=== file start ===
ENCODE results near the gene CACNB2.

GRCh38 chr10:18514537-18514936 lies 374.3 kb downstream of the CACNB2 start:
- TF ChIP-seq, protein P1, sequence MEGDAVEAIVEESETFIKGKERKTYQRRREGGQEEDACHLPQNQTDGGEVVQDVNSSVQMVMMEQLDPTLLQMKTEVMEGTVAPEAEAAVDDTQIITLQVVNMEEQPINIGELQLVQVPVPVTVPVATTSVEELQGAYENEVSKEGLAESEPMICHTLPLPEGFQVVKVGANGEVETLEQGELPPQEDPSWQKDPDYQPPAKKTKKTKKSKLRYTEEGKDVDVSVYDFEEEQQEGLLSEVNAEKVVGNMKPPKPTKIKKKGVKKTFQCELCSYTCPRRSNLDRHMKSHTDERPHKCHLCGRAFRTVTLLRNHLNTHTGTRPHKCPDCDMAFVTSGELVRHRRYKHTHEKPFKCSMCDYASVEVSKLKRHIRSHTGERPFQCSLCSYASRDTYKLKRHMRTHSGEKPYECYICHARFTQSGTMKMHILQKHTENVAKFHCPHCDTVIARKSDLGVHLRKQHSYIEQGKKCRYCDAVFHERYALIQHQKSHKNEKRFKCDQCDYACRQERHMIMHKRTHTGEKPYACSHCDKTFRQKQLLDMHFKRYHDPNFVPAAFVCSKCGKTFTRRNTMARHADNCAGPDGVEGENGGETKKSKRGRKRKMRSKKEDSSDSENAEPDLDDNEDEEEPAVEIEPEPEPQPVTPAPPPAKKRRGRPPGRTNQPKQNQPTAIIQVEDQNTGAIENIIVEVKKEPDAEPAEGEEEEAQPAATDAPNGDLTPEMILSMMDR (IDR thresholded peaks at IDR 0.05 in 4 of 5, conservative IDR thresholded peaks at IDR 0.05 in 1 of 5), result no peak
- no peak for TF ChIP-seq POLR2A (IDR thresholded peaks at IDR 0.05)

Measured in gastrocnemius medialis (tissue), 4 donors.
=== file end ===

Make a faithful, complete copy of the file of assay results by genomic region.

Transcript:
ENCODE results near the gene CACNB2.

GRCh38 chr10:18514537-18514936 lies 374.3 kb downstream of the CACNB2 start:
- TF ChIP-seq, protein P1, sequence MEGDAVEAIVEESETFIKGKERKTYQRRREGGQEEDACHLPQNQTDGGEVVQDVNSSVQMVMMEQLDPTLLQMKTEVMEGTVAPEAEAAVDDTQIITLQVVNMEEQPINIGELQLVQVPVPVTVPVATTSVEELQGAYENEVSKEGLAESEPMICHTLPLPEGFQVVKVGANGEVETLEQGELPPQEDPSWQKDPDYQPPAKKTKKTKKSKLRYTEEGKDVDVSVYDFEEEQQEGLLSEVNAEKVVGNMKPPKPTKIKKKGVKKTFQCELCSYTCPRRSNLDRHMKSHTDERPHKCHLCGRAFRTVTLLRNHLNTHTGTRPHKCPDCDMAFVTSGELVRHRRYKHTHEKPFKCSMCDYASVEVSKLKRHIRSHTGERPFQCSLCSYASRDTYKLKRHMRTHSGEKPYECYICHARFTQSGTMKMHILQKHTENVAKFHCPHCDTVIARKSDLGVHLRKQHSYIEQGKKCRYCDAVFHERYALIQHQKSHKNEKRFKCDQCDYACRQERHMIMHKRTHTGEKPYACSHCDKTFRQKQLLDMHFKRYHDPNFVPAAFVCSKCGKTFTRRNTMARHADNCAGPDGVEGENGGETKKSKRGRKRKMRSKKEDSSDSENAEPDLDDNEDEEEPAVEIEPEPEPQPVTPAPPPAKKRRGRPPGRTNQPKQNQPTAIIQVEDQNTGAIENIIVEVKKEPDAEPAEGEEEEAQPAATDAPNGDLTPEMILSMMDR (IDR thresholded peaks at IDR 0.05 in 4 of 5, conservative IDR thresholded peaks at IDR 0.05 in 1 of 5), result no peak
- no peak for TF ChIP-seq POLR2A (IDR thresholded peaks at IDR 0.05)

Measured in gastrocnemius medialis (tissue), 4 donors.